Sunday, January 30, 2011

How to read an image from Egypt

Cairo, January 28, 2011. Scott Lucas' caption: "A picture's a thousand words - what about a thousand people in a picture? This image shows riot police using a water gun to disperse protesters in Cairo who are merely praying." (Image found here.)

This may be the single-most evocative image from the past week's events in Cairo that I've seen, precisely because the ways in which it can be understood are, as Lucas' caption suggests, about as multitudinous as the crowd on the bridge. Some examples follow. Will we see it as something like Egypt's Birmingham Moment, in which the state's brutality is revealed to all who have eyes to see and can no longer be ignored? If we feel a political empathy for the protesters, do we assume they, if they are successful in making Egypt more democratic, will remain allied with us? Or do we recognize that, despite our own inclination to brand Freedom as Made in the U.S.A., free Egyptians will be, well, free to act in ways not to our liking? Or will we see only Muslims and wonder to what uses radical Islamists will put this image as they seek to undermine the legitimacy of other autocratic, U.S.-aligned rulers in the Arab/Muslim world (and, speaking of Made in the U.S.A. . . .).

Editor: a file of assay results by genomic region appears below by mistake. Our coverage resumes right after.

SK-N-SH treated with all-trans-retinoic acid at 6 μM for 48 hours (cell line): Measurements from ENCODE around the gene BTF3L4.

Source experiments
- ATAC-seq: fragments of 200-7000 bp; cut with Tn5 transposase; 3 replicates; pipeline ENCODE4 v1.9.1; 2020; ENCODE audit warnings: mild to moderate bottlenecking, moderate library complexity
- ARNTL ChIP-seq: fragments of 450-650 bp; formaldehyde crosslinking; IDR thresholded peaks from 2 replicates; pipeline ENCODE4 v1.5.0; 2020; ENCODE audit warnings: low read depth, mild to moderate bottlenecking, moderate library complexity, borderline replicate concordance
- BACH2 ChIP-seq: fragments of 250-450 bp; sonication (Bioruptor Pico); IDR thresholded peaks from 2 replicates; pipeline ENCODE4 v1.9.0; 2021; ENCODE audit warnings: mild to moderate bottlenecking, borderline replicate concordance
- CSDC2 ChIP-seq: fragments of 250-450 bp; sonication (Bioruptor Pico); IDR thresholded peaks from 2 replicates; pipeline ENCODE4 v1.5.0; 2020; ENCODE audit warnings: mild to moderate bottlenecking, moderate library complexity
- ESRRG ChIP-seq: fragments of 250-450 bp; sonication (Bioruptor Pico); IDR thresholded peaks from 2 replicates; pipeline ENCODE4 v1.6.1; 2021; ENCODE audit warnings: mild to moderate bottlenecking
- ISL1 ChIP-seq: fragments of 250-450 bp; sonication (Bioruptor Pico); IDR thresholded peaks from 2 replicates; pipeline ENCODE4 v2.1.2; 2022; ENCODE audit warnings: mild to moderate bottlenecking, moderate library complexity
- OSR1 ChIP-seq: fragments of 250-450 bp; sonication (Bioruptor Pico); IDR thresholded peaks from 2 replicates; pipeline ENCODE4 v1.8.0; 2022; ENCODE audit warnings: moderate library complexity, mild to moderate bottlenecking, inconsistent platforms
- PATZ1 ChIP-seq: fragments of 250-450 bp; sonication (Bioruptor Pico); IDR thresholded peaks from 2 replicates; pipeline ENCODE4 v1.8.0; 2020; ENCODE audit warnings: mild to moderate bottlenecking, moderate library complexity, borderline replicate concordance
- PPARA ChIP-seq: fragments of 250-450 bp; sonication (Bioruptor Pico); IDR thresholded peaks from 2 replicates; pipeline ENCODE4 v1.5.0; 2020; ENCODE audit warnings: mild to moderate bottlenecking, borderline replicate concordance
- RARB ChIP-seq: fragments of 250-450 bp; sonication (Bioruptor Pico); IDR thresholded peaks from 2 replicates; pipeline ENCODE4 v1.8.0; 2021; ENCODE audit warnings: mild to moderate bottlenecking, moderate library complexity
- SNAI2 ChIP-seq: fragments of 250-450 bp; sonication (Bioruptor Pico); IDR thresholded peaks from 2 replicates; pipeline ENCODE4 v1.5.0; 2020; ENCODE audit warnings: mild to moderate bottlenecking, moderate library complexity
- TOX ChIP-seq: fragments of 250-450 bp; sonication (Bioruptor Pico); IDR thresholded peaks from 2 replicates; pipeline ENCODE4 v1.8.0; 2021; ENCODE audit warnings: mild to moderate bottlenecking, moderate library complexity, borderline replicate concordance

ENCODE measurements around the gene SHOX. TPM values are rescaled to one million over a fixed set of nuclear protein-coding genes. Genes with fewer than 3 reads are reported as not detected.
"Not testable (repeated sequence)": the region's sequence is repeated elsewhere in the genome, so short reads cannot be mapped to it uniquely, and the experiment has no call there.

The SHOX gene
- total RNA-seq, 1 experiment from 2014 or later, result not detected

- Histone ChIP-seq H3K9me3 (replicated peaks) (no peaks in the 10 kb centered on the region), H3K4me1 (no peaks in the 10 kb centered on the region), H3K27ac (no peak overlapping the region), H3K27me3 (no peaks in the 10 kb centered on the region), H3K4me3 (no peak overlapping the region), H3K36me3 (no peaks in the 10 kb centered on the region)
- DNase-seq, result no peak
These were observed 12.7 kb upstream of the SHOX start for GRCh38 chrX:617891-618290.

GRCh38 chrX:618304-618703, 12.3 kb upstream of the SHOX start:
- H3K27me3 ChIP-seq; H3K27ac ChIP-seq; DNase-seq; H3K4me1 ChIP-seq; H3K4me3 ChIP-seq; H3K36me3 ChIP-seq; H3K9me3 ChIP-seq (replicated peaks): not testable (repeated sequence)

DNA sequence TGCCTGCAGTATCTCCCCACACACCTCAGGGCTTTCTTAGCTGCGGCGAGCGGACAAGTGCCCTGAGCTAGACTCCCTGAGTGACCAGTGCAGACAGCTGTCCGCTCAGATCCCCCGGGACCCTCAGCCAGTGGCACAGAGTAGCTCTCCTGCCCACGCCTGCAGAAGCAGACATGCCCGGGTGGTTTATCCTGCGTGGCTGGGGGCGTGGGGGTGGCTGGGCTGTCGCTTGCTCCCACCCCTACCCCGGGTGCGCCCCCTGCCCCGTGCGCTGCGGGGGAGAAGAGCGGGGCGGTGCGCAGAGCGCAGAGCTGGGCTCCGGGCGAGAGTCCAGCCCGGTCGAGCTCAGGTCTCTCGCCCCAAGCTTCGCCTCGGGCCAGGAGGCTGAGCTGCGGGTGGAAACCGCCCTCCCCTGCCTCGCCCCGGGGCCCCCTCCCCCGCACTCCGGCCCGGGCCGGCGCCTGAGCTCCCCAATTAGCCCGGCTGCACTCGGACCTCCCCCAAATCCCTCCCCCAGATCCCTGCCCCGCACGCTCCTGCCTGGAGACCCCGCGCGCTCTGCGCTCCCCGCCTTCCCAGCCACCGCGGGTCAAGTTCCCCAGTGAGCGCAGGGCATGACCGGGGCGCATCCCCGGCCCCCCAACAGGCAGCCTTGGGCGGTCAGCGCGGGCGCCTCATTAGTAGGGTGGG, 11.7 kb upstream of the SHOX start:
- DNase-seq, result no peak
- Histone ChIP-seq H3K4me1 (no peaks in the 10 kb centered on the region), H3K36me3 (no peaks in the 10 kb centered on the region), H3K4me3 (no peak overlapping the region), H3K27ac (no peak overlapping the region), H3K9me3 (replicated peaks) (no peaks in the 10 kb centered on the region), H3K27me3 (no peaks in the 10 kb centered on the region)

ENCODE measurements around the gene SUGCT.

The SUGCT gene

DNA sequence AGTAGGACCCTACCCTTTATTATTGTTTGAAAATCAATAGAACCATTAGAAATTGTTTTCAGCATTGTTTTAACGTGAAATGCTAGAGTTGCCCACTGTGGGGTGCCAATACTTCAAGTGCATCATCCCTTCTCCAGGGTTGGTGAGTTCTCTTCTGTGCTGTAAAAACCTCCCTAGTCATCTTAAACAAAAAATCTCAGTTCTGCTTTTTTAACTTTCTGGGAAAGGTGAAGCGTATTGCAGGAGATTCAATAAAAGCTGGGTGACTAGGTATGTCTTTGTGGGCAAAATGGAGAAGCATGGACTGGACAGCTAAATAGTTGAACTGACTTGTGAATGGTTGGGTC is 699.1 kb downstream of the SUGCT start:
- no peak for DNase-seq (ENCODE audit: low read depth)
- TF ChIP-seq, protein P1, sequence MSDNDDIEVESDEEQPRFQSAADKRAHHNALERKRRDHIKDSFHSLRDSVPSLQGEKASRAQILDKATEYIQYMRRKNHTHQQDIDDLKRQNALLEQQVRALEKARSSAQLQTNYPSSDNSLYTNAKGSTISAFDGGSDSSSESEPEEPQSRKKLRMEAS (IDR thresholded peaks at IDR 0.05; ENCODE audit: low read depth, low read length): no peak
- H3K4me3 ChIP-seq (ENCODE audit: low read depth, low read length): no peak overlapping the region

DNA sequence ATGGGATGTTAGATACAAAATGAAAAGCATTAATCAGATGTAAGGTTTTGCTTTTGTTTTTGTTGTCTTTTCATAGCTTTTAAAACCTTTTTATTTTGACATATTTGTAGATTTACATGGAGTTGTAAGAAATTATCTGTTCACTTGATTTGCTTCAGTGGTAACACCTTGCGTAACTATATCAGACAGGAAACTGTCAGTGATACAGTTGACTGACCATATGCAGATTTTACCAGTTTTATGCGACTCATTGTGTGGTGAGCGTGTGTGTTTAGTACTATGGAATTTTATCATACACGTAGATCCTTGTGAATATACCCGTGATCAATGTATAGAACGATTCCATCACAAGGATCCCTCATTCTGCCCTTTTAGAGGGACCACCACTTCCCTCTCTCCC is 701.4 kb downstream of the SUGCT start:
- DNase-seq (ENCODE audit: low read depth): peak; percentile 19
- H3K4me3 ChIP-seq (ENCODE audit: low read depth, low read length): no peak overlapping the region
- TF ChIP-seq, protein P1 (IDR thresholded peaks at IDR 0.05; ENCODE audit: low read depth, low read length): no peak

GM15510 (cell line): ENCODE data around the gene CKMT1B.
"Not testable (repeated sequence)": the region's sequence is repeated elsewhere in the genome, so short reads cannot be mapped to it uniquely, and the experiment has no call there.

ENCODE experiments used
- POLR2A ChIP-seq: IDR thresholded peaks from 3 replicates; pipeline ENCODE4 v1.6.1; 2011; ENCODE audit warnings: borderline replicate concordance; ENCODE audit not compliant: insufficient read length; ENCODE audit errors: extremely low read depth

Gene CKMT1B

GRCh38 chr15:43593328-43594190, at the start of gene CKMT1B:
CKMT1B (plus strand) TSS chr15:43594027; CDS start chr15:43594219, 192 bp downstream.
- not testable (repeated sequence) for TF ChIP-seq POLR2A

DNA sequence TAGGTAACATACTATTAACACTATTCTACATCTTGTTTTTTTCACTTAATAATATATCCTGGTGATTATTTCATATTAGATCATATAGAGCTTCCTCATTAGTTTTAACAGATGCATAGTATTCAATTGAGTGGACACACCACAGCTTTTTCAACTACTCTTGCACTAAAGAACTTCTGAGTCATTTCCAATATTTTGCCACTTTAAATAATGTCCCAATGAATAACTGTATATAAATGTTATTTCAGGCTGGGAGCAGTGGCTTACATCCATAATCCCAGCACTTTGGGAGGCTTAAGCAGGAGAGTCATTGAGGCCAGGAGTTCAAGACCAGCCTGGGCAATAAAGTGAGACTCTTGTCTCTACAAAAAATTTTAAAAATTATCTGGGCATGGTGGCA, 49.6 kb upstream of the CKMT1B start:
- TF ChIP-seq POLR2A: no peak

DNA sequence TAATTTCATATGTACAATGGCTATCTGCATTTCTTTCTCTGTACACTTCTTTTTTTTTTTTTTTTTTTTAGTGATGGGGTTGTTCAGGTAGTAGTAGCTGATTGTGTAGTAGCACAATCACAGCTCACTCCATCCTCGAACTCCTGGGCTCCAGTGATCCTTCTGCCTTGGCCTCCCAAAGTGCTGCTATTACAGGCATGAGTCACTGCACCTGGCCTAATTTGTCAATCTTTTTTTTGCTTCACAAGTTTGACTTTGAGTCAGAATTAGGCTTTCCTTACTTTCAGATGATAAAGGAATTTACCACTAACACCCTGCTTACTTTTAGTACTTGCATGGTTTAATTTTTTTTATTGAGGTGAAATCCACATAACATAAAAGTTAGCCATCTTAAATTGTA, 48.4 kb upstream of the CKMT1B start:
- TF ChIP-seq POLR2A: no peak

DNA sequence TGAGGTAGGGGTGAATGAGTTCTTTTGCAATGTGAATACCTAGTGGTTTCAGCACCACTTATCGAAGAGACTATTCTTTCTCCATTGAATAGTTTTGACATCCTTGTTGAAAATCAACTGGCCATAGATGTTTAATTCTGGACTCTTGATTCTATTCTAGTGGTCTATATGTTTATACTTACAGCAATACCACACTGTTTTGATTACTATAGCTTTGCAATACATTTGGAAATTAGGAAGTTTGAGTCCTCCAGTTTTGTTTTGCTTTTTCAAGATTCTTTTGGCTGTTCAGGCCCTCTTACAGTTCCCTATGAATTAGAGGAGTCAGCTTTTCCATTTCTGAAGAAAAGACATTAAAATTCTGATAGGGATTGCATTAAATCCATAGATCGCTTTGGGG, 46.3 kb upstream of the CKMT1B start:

And so forth.

In Tunisia, in Egypt, and--how can it not be?--soon, elsewhere in the Arab and Muslim worlds, there is coming a great working-out of . . . something. If we'd been complacent about the general order of things in that part of the world before two weeks ago--nearly $2 billion a year to Egypt can buy a lot of teargas, after all--we can no longer afford to be. But no one knows what is coming. All we can do is watch and know that, for now at least, there's not much we can do about it . . . apart from figuring out how to read these images, right along with everyone else looking at them and, above all, the people in them as they look at themselves.

UPDATE: Via Al Jazeera English-language service, this:

12:48am [Monday the 31st, GMT] New York-based Palestinian-American writer Ismail Khalidi makes an apt social media joke on Twitter: #U.S. and #Israel change relationship status with #Egypt to "It's complicated" on facebook.


R. Sherman said...

I would hope a greater liberal democracy is in the offing in the Middle East, but I'll wait until I say it. I'm afraid they are philosophically trapped in the 7th Century which makes the bottom up development of a liberal polity as we know it extraordinarily difficult to take root.


John B. said...

I am cautiously optimistic about Egypt, at least: as someone said on NPR this morning regarding the protests, "You see very few beards out there"--beards being the sign of devout conservative Muslims. Everyone is saying the right things so far, and that includes the Muslim Brotherhood. Egypt is very secular, and the populace is well educated. But it's way too early for anyone to know what's going to happen, for good or for ill, and what it all means for Israel, for Europe, for us, etc. So, we watch. And hope.